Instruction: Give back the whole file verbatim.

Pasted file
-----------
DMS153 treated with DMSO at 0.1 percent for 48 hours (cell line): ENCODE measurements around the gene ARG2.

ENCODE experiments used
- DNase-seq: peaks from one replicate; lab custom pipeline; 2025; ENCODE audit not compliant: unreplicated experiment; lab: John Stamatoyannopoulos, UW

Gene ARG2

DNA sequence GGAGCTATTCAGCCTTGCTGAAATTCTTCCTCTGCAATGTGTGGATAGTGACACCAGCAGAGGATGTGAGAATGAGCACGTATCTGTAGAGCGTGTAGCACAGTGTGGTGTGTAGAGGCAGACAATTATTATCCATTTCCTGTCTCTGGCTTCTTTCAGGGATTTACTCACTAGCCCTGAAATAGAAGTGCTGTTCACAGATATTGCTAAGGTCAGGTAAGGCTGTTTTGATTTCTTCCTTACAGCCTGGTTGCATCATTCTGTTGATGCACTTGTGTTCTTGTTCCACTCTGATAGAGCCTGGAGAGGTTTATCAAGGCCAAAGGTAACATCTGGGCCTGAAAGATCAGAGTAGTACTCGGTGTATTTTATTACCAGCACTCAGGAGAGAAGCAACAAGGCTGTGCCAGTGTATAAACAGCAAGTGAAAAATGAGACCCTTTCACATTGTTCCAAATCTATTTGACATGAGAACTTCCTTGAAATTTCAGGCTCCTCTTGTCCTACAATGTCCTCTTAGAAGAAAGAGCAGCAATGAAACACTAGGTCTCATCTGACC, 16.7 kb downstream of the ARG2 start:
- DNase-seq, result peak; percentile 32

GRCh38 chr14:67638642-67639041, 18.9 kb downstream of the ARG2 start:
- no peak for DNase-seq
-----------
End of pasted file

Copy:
DMS153 treated with DMSO at 0.1 percent for 48 hours (cell line): ENCODE measurements around the gene ARG2.

ENCODE experiments used
- DNase-seq: peaks from one replicate; lab custom pipeline; 2025; ENCODE audit not compliant: unreplicated experiment; lab: John Stamatoyannopoulos, UW

Gene ARG2

DNA sequence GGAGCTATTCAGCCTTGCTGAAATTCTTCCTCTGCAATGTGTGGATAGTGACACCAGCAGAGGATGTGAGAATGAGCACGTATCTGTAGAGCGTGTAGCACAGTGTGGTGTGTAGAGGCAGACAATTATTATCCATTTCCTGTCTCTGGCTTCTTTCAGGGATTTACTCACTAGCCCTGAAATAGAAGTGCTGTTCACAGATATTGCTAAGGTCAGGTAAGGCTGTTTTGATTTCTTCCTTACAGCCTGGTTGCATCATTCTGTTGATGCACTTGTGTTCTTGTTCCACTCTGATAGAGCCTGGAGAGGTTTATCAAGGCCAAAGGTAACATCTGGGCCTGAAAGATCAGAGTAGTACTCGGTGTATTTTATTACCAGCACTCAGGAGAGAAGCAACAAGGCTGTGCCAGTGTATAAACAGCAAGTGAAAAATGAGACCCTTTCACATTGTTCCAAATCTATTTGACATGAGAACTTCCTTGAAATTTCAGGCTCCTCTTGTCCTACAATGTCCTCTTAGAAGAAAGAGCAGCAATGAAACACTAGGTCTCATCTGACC, 16.7 kb downstream of the ARG2 start:
- DNase-seq, result peak; percentile 32

GRCh38 chr14:67638642-67639041, 18.9 kb downstream of the ARG2 start:
- no peak for DNase-seq